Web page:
While our positions many not be paramount in the grand scheme of things, no one will ever accuse us of ever being carbon copies reflections of those who also hold the same position.

Not that I’ve ever had to worry about that during my time in the Big Apple!

New York Central lightshow - Midtown

New York Central lightshow – Midtown

 

 

 

Skyward

157 W 57 – under construction

Skyscrapers. It’s nearly impossible to picture Manhattan without them. Most cabdrivers find them annoying because their construction and maintenance will clog up a street for weeks and months on end. Ask any hack what gets in the way besides the tent cities and closed-off lanes that pop up every night and tall buildings would probably be one of the answers that you’d hear first. Most people in the city have no idea what’s where aside from the Empire State Building and a few other landmarks but as you’ve probably guessed, this cabdriver isn’t quite like all of the others.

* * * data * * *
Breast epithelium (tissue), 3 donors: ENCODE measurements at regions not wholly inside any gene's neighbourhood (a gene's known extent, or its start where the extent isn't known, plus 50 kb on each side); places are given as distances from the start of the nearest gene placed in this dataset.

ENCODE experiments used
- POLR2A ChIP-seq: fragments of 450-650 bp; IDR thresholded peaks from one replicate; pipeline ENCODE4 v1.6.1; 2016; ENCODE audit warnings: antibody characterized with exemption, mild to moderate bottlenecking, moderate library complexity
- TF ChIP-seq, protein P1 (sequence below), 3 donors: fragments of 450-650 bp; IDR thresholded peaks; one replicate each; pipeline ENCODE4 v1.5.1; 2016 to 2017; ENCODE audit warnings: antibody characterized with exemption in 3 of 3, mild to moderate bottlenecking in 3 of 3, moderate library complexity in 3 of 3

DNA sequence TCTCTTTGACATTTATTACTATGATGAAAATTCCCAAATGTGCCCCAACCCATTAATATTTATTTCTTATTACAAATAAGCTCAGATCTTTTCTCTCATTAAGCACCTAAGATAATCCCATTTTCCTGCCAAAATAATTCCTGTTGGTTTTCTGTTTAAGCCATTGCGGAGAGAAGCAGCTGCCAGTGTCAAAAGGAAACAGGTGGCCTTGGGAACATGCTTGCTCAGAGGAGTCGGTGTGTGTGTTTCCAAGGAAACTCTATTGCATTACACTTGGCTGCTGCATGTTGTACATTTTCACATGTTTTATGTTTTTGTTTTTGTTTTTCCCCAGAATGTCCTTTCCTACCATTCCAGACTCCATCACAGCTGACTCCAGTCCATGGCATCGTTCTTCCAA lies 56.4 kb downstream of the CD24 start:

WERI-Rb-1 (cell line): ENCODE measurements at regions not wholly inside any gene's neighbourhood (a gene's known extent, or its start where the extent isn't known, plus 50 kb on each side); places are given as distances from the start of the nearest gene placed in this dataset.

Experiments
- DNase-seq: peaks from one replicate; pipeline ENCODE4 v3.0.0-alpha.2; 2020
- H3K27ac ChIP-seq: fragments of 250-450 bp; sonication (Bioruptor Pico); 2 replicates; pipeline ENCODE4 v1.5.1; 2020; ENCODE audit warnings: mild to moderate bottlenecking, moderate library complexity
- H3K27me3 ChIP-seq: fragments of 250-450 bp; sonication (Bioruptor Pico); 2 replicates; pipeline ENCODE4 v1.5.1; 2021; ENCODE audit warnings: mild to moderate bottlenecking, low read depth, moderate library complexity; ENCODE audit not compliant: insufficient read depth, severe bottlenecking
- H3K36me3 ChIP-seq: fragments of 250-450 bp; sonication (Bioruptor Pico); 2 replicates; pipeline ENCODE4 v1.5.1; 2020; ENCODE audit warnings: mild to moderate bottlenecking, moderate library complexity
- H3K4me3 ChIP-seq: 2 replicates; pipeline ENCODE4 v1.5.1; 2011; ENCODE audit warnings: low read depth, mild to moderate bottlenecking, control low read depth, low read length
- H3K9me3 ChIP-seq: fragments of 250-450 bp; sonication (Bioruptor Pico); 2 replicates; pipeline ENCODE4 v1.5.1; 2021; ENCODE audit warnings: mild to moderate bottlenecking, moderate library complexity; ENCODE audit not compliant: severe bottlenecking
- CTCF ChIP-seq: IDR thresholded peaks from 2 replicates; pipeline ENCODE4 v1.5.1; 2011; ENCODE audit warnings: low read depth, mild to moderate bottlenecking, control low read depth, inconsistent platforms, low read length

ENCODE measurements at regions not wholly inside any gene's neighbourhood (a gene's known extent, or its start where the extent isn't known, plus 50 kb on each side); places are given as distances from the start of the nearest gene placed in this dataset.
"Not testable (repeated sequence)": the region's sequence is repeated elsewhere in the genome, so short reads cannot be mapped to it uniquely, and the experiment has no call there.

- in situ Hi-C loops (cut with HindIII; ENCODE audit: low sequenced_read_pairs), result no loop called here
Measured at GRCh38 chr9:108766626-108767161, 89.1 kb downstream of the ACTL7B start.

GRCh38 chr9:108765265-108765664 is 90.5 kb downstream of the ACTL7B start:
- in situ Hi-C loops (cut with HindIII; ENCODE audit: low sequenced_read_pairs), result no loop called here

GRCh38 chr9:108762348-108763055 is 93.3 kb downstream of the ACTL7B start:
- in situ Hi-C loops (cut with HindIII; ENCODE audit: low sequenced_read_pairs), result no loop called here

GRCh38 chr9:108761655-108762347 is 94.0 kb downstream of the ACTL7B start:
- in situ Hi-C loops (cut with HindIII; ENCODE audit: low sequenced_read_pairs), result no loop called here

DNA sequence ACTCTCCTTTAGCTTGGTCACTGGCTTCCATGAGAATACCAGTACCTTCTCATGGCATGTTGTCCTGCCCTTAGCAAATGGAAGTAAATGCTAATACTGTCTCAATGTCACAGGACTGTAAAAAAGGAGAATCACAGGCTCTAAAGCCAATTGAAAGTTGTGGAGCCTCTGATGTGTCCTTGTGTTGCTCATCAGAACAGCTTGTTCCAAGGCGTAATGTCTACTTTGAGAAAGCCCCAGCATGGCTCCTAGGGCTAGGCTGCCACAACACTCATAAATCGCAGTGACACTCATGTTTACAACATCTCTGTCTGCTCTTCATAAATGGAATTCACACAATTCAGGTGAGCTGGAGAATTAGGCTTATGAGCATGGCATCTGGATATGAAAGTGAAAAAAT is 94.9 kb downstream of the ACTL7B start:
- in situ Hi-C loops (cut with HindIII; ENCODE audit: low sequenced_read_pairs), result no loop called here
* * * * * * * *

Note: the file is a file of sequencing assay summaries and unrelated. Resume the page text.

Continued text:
When I was little, nearly every major tower that wasn’t pyramid-shaped or designed by Gustave Eiffel was in the United States. The Sears Tower was #1 in height while #’s 2, 3, and 4 resided in the Big Apple. Like the cars that Detroit churned out or electronic patents that fueled automation and innovation, the United States was home to the tall buildings that those in other countries could only be envious of and emulate.

As many people know, that is no longer the case in the 21st Century. On the day that Towers 1 and 2 of the World Trade Center were destroyed, the United States had already ceded the title of the World’s Tallest Building to a structure in Asia. Rapid urbanization was unable to fully assimilate and integrate the masses of laborers that were flocking to cities in search of a better life but the concrete and steel shoots of bamboo that sprouted up in city after city overseas was enough to get the world’s attention. If not full, the skyscrapers in Kuala Lumpur, Dubai, and Taipei accomplished the feat of putting their respective cities on the World Map. No longer could anyone not know where these places were or not recognize any landmarks in them, even if they were involved in a race to the sky that had no end in sight.